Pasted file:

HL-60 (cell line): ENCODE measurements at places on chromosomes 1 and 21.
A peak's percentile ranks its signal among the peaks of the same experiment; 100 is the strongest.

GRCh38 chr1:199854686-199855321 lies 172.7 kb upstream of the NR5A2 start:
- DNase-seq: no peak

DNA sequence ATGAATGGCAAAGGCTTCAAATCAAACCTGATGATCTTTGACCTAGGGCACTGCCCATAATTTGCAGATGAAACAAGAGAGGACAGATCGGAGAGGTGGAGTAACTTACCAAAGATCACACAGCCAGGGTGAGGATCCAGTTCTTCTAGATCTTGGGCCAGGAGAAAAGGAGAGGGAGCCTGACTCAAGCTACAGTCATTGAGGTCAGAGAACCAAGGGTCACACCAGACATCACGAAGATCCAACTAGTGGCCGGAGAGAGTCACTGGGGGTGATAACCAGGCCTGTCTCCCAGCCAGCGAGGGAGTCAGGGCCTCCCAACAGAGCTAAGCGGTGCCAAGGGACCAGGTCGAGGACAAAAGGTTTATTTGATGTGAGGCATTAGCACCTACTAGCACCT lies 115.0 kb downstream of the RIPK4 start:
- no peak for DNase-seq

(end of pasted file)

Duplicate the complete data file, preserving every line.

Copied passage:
HL-60 (cell line): ENCODE measurements at places on chromosomes 1 and 21.
A peak's percentile ranks its signal among the peaks of the same experiment; 100 is the strongest.

GRCh38 chr1:199854686-199855321 lies 172.7 kb upstream of the NR5A2 start:
- DNase-seq: no peak

DNA sequence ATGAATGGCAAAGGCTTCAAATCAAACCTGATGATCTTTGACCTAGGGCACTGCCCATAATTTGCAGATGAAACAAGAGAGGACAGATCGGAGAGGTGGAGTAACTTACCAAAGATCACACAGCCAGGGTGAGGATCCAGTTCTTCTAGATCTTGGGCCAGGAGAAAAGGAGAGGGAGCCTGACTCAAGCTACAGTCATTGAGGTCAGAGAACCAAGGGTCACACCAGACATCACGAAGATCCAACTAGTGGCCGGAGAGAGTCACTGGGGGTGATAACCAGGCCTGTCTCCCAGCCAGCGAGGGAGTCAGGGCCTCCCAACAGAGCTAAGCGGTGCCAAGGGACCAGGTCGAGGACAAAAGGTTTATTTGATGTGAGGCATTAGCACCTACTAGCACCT lies 115.0 kb downstream of the RIPK4 start:
- no peak for DNase-seq